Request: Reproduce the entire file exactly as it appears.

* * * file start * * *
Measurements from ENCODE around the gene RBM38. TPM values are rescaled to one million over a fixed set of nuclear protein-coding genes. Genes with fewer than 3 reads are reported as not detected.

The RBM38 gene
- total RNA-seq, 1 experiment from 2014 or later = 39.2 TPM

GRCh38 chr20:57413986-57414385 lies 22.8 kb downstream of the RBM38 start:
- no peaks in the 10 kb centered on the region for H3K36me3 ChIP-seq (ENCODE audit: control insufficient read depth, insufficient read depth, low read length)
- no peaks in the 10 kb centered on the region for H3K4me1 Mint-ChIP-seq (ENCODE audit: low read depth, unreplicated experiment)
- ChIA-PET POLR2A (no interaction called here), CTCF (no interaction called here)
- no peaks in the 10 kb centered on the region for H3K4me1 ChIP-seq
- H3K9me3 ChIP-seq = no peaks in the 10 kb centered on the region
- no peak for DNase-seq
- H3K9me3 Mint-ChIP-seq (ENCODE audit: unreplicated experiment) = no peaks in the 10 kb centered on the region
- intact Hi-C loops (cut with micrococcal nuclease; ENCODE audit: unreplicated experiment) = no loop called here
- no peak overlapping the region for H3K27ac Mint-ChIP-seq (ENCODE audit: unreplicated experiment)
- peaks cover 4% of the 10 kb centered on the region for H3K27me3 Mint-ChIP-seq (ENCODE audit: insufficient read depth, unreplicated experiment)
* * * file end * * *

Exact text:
Measurements from ENCODE around the gene RBM38. TPM values are rescaled to one million over a fixed set of nuclear protein-coding genes. Genes with fewer than 3 reads are reported as not detected.

The RBM38 gene
- total RNA-seq, 1 experiment from 2014 or later = 39.2 TPM

GRCh38 chr20:57413986-57414385 lies 22.8 kb downstream of the RBM38 start:
- no peaks in the 10 kb centered on the region for H3K36me3 ChIP-seq (ENCODE audit: control insufficient read depth, insufficient read depth, low read length)
- no peaks in the 10 kb centered on the region for H3K4me1 Mint-ChIP-seq (ENCODE audit: low read depth, unreplicated experiment)
- ChIA-PET POLR2A (no interaction called here), CTCF (no interaction called here)
- no peaks in the 10 kb centered on the region for H3K4me1 ChIP-seq
- H3K9me3 ChIP-seq = no peaks in the 10 kb centered on the region
- no peak for DNase-seq
- H3K9me3 Mint-ChIP-seq (ENCODE audit: unreplicated experiment) = no peaks in the 10 kb centered on the region
- intact Hi-C loops (cut with micrococcal nuclease; ENCODE audit: unreplicated experiment) = no loop called here
- no peak overlapping the region for H3K27ac Mint-ChIP-seq (ENCODE audit: unreplicated experiment)
- peaks cover 4% of the 10 kb centered on the region for H3K27me3 Mint-ChIP-seq (ENCODE audit: insufficient read depth, unreplicated experiment)